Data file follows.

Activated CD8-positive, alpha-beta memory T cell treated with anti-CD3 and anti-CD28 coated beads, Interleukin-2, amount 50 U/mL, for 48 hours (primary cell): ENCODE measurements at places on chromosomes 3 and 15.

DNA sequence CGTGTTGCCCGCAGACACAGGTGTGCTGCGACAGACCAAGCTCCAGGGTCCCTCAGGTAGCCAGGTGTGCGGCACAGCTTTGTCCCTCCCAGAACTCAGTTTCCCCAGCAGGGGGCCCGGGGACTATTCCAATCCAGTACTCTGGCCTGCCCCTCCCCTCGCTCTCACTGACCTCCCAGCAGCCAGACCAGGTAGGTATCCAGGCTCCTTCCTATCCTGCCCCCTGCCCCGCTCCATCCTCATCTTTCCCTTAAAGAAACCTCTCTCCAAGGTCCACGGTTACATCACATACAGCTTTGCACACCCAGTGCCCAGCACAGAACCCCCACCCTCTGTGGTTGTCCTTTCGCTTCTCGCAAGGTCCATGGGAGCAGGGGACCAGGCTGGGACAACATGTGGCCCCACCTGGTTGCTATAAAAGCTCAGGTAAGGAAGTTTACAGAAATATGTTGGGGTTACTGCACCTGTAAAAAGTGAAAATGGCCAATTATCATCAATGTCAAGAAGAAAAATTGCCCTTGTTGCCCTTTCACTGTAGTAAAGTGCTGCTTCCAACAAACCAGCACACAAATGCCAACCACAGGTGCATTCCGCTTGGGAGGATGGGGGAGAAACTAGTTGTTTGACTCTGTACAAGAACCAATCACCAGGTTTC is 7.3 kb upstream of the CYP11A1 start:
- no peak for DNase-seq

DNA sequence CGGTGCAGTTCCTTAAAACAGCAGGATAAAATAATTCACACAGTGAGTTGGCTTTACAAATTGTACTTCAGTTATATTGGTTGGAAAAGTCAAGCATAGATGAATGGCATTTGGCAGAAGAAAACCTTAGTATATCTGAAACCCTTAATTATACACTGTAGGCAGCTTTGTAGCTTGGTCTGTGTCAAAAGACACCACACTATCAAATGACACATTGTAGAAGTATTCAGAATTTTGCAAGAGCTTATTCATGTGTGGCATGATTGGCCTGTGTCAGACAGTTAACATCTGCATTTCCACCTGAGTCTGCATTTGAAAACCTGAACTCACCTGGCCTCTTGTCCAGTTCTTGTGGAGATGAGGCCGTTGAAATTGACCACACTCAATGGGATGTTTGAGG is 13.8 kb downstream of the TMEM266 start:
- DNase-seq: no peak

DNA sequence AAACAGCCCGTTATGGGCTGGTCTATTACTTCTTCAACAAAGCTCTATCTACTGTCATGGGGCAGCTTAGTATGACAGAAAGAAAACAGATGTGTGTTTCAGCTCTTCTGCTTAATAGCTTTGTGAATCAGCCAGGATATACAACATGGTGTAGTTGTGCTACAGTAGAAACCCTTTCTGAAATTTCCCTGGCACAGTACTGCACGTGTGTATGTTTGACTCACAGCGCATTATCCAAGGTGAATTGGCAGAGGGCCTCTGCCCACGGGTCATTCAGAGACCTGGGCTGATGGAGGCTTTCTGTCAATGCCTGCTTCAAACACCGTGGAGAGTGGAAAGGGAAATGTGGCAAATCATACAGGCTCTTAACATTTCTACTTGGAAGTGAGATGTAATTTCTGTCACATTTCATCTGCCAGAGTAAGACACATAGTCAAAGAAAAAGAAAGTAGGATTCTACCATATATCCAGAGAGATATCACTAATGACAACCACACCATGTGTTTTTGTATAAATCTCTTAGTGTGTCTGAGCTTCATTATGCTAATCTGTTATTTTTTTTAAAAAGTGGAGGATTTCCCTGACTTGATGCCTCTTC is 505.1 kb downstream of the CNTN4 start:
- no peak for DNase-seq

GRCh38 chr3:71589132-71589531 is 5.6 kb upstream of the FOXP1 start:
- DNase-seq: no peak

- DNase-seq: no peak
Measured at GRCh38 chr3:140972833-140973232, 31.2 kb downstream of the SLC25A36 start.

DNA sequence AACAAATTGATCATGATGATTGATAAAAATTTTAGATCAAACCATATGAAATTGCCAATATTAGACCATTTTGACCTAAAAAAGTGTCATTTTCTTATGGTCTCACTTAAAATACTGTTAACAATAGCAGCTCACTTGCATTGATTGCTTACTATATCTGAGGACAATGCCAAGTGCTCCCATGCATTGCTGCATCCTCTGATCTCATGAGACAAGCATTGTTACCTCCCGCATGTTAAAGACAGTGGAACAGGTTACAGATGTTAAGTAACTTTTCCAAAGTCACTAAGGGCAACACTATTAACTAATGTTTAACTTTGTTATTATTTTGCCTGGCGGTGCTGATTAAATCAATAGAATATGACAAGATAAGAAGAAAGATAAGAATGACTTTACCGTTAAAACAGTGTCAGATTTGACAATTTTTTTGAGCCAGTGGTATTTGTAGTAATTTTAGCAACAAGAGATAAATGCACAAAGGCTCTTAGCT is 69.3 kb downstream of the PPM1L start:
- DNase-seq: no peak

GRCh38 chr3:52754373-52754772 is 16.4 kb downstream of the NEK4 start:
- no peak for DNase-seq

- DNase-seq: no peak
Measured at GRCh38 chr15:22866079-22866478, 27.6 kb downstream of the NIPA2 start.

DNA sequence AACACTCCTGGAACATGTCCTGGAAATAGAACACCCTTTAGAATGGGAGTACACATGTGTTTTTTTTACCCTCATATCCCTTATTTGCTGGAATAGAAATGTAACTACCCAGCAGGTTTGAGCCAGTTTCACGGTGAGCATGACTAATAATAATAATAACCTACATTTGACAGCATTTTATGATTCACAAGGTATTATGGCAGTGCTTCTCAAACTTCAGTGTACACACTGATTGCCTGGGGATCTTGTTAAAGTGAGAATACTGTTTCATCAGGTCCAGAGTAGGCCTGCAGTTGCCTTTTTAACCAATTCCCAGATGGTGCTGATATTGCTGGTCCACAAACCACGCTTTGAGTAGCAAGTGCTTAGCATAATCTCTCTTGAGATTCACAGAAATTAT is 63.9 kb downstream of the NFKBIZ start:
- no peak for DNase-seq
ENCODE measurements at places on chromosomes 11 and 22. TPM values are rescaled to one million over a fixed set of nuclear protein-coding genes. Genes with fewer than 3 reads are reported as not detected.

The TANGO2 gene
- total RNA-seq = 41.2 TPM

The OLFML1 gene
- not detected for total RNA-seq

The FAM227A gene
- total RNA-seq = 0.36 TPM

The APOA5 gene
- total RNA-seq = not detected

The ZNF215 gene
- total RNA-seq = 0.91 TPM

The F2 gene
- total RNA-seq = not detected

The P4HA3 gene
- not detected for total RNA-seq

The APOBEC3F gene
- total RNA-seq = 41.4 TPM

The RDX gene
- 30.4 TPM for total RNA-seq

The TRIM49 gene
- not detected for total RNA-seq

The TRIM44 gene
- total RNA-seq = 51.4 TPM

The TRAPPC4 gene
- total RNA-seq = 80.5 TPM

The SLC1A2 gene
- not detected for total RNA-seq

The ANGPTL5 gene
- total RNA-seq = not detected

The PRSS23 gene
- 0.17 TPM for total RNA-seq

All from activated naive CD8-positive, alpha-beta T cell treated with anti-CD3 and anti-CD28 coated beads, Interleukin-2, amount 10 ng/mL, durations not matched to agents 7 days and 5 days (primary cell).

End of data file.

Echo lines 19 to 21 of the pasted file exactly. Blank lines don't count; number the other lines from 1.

- no peak for DNase-seq
ENCODE measurements at places on chromosomes 11 and 22. TPM values are rescaled to one million over a fixed set of nuclear protein-coding genes. Genes with fewer than 3 reads are reported as not detected.

The TANGO2 gene